Community Discussion with Alamo Colleges D2 Trustee- Jose Macias Jr.

December 11, 2019

A community discussion on education in district 2 was held at the Carver Library Friday evening. Those in attendance had an opportunity to weigh in on the challenges, opportunities, and hopes about education on the eastside. The community discussion was led by Jose Macias Jr., representing the eastside as the District 2 Trustee on the Alamo Colleges District Board.


 Photo:  ACCD, D2 Trustee Jose Macias (center) during community discussion


Trustee Macias stated on his Facebook page that the event was created to “begin a community discussion regarding D2 priorities and the need for educational attainment on the Eastside.” The agenda included discussion on the Alamo Promise and workforce development initiatives on the eastside.”


The event was big on community input and questions. “This is the first of many conversations that I plan to host throughout the district designed to garner greater community input in moving district 2 forward.” Macias stated.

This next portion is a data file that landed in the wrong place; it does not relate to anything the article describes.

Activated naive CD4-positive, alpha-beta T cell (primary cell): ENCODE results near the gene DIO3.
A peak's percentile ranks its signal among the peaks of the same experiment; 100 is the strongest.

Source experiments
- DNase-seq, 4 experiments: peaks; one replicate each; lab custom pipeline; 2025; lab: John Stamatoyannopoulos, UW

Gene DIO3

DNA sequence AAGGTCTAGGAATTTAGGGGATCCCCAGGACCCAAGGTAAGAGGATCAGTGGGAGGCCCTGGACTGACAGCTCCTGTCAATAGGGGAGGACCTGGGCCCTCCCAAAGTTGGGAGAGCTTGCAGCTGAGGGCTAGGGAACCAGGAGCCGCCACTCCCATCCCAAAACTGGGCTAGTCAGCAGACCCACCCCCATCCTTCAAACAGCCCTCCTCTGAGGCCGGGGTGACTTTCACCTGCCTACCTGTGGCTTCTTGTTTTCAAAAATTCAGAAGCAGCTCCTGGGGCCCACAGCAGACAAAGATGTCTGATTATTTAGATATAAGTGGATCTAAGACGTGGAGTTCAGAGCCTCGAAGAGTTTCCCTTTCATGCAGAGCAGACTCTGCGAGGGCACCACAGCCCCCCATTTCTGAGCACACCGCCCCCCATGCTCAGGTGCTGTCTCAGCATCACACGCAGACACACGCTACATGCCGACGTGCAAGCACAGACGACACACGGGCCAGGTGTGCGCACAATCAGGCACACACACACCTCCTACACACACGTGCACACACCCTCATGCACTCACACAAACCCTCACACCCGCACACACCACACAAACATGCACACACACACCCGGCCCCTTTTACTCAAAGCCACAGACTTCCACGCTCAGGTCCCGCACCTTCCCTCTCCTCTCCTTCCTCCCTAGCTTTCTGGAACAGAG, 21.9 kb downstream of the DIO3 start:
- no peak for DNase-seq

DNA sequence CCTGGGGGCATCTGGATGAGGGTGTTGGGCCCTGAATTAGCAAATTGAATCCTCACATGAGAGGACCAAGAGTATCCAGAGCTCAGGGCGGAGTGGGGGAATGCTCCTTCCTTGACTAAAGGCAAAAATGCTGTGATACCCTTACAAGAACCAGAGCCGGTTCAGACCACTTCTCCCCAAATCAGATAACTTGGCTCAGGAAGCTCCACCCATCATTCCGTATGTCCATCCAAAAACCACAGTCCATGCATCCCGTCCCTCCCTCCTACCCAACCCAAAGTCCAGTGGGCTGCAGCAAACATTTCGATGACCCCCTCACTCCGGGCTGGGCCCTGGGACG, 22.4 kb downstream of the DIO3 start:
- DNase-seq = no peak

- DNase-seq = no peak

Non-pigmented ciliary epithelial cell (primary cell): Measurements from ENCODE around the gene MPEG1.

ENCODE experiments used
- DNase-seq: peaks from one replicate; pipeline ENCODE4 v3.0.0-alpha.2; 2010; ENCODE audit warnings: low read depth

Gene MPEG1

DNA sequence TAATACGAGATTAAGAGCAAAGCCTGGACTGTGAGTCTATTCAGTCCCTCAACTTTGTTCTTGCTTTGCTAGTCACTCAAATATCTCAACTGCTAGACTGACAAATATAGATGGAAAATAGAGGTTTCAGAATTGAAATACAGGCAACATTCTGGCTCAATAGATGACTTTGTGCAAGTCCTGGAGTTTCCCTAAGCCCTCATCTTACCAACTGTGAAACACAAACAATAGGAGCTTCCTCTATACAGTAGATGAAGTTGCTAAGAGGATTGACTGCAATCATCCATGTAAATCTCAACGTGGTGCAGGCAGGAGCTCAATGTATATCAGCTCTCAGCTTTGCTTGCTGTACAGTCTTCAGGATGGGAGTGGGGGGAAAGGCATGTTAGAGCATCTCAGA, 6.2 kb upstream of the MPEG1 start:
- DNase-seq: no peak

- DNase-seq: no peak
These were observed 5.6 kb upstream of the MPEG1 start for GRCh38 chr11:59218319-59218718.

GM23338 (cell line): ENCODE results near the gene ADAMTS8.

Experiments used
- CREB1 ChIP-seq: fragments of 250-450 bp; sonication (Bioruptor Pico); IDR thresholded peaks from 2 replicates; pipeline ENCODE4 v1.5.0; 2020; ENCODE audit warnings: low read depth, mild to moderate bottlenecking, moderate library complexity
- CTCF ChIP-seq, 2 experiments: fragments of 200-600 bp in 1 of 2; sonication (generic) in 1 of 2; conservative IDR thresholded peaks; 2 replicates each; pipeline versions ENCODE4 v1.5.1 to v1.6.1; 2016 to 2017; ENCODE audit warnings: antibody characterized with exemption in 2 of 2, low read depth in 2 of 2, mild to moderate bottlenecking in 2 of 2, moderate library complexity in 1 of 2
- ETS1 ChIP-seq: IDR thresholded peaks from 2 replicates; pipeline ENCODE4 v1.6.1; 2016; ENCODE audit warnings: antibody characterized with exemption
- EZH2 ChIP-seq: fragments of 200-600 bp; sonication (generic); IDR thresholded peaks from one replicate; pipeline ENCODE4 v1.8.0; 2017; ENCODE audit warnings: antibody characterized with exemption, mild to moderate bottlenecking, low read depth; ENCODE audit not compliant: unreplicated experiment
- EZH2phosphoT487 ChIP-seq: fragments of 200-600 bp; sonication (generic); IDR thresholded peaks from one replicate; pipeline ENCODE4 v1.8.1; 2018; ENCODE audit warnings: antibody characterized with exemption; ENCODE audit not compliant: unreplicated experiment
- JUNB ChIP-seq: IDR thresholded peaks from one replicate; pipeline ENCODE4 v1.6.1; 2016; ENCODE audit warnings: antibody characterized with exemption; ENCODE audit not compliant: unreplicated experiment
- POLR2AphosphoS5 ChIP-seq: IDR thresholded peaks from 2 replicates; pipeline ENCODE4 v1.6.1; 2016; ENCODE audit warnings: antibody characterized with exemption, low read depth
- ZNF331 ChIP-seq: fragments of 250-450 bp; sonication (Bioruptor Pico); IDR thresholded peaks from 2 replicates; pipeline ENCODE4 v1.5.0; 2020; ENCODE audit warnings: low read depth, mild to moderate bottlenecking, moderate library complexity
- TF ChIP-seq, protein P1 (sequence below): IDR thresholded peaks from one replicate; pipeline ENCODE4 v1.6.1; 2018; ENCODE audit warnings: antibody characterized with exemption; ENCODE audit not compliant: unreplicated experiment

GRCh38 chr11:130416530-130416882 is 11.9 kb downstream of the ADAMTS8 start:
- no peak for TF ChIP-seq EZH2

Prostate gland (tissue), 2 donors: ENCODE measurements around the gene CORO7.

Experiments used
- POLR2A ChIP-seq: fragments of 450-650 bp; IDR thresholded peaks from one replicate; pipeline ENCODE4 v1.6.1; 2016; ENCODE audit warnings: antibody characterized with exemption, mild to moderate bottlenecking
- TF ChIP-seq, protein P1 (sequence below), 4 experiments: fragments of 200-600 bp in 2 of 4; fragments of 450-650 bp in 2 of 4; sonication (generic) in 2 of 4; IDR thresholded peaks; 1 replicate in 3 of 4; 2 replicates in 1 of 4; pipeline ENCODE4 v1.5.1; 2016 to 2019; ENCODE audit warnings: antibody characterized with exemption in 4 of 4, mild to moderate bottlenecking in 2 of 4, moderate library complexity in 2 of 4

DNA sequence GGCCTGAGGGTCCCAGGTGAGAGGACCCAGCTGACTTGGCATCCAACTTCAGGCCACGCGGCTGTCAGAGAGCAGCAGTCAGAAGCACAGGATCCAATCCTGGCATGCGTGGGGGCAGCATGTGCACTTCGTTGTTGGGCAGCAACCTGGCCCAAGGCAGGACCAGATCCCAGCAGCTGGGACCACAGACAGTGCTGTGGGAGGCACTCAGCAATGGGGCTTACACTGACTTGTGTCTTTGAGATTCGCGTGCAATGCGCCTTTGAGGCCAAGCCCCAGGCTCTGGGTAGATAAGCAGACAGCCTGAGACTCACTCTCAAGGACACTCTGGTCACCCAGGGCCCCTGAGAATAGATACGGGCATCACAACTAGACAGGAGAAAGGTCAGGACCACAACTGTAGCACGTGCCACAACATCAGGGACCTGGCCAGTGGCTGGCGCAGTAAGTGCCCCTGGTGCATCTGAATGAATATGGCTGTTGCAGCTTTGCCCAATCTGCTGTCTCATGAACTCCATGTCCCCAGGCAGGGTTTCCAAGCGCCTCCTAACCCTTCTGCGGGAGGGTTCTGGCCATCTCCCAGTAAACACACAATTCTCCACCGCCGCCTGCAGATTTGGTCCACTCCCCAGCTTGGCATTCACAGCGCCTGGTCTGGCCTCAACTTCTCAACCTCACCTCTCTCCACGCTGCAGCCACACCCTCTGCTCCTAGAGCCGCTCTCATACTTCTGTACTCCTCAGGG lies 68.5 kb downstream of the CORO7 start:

Everyone who had a question or comment was given an opportunity to take the floor and address Trustee Macias. Mrs. Lenora Walker expressed the need to support formally incarcerated individuals. “We need to give them opportunities to succeed out of prison” Walker stated.


Attendee Kathy Powell shared with the audience that in her experience, starting the work of creating a college going culture must “start at the elementary level to empower children.”


Jason Mims expressed concerns regarding the distribution of Pell Grants now that the Alamo Promise will begin next fall. Mims asked, “Where are the funds that qualified Pell Grant recipients once used now that going to college is tuition free?” Mr. Macias pledged to “Confirm how that distribution will be allocated and report back.”


Trustee Macias discussed the importance of Alamo Promise and that the Alamo Colleges must remain focused on building collaborations with area school districts.  Macias stressed, “The era of Colleges and School Districts acting in silos must be overhauled into stronger cooperatives.” 



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